Public Release:  Morbidity higher in obese liver transplant recipients with diabetes

Survival not impacted

Wiley

Researchers from New Zealand report that morbidity following liver transplant is highest among obese patients with diabetes, but these risk factors do not influence post-transplant survival. According to the study published in Liver Transplantation, a journal of the American Association for the Study of Liver Diseases and the International Liver Transplantation Society, body mass index (BMI) is effective for assessing obesity in liver transplant patients.

One of the greatest health concerns in developed countries is the increase in obesity, diabetes, and metabolic syndrome, which is a combination of high blood pressure (hypertension), blood sugar (hyperglycaemia), and cholesterol (dyslipidemia) along with increased belly fat. In fact, the World Health Organization (WHO) reported in 2008 that 1.4 billion adults were overweight, and of these 200 million men and 300 million women were obese.

Prior research shows that liver transplant recipients who develop post-transplant diabetes and metabolic syndrome are at increased risk of cardiovascular disease. Moreover, while death and graft loss resulting from organ rejection has improved in past 30 years, up to 42% of non-graft related deaths are attributed to cardiovascular disease according to a 2002 study by Vogt et al.

"There is much evidence on post-transplant obesity and metabolic syndrome. However, the impact of pre-transplant obesity, hypertension and coronary artery disease on post-transplant outcomes has received less attention and is the focus of our study." said lead author Dr. Adam Bartlett with the New Zealand Liver Transplant Unit at Auckland City Hospital.

For the present study, researchers recruited 202 consecutive patients undergoing liver transplantation at a New Zealand center between 2000 and 2010. BMI and percentage of body fat were measured before the transplant to compare methods. Analyses of pre-transplant risk factors such as obesity, diabetes, coronary artery disease were conducted.

Participants undergoing liver transplant had a mean age of 51 years and 67% were male with most common reason for being hepatitis C cirrhosis. The BMI was available for 192 patients--4% were underweight, 27% normal weight, 26% overweight, 28% obese, 9% severely obese and 6% morbidly obese. Researchers determined that BMI and measured body fat were similar in 86% of the study group.

Further analyses indicate that obesity was an independent risk factor for diabetes and post-transplant complications. Diabetes in conjunction with obesity was the strongest predictor of complications following transplant and longer hospital stays. Metabolic risk factors did not affect 30-day, 1-year or 5-year survival for liver transplant recipients.

"Our study confirms that BMI is an appropriate measure of body fat and obesity alone should not prevent patients from receiving liver transplants," concludes Dr. Bartlett. "Identifying modifiable risk factors during the pre-transplant assessment allows for earlier interventions including weight control, diabetes management, and coronary interventions such as stenting, all which may improve long-term outcomes following liver transplantation."

###

This study is published in Liver Transplantation. Media wishing to receive a PDF of the article may contact sciencenewsroom@wiley.com.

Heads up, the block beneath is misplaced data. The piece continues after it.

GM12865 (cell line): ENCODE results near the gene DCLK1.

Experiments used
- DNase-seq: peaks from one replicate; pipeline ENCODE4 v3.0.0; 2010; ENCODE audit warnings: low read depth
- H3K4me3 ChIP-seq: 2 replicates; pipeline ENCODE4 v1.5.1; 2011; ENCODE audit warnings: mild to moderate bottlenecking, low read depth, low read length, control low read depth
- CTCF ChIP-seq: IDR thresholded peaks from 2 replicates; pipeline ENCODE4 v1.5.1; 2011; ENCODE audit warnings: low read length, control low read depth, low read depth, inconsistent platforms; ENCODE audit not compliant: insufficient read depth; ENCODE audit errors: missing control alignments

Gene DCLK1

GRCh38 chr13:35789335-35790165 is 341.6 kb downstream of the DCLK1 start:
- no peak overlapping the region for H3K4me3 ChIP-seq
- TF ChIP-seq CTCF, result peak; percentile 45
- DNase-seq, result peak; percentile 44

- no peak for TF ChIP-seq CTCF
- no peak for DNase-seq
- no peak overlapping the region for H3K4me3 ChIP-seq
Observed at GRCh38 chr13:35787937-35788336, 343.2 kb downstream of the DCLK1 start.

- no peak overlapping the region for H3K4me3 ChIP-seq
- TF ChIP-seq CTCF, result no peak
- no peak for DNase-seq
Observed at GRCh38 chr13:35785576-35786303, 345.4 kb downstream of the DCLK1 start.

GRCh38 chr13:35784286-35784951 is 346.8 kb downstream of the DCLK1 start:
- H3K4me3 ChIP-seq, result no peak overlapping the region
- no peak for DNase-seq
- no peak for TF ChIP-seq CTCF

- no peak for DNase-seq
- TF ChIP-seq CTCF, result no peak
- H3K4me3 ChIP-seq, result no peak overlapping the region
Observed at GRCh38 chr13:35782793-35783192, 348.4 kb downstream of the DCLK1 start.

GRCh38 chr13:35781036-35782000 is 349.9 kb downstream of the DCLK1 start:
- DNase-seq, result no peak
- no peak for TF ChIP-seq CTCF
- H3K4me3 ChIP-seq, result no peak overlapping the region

Full citation: "The Additive Effect of Pre-Transplant Obesity, Diabetes and Cardiovascular Risk Factors On Outcome After Liver Transplantation." Anna J. Dare, Lindsay D. Plank, Anthony R.J. Phillips, Edward J. Gane, Barry Harrison, David Orr, Yannan Jiang and Adam S.J.R. Bartlett. Liver Transplantation; (DOI: 10.1002/lt.23818) Published Online: January 7, 2014.

URL: http://onlinelibrary.wiley.com/doi/10.1002/lt.23818/abstract.

About the Journal

Liver Transplantation is published by Wiley on behalf of the American Association for the Study of Liver Diseases and the International Liver Transplantation Society. Since the first application of liver transplantation in a clinical situation was reported more than twenty years ago, there has been a great deal of growth in this field and more is anticipated. As an official publication of the AASLD and the ILTS, Liver Transplantation delivers current, peer-reviewed articles on surgical techniques, clinical investigations and drug research -- the information necessary to keep abreast of this evolving specialty. For more information, please visit http://wileyonlinelibrary.com/journal/lt.

About Wiley

Wiley is a global provider of content-enabled solutions that improve outcomes in research, education, and professional practice. Our core businesses produce scientific, technical, medical, and scholarly journals, reference works, books, database services, and advertising; professional books, subscription products, certification and training services and online applications; and education content and services including integrated online teaching and learning resources for undergraduate and graduate students and lifelong learners.

Founded in 1807, John Wiley & Sons, Inc. (NYSE: JWa, JWb), has been a valued source of information and understanding for more than 200 years, helping people around the world meet their needs and fulfill their aspirations. Wiley and its acquired companies have published the works of more than 450 Nobel laureates in all categories: Literature, Economics, Physiology or Medicine, Physics, Chemistry, and Peace. Wiley's global headquarters are located in Hoboken, New Jersey, with operations in the U.S., Europe, Asia, Canada, and Australia. The Company's website can be accessed at http://www.wiley.com.

Disclaimer: AAAS and EurekAlert! are not responsible for the accuracy of news releases posted to EurekAlert! by contributing institutions or for the use of any information through the EurekAlert system.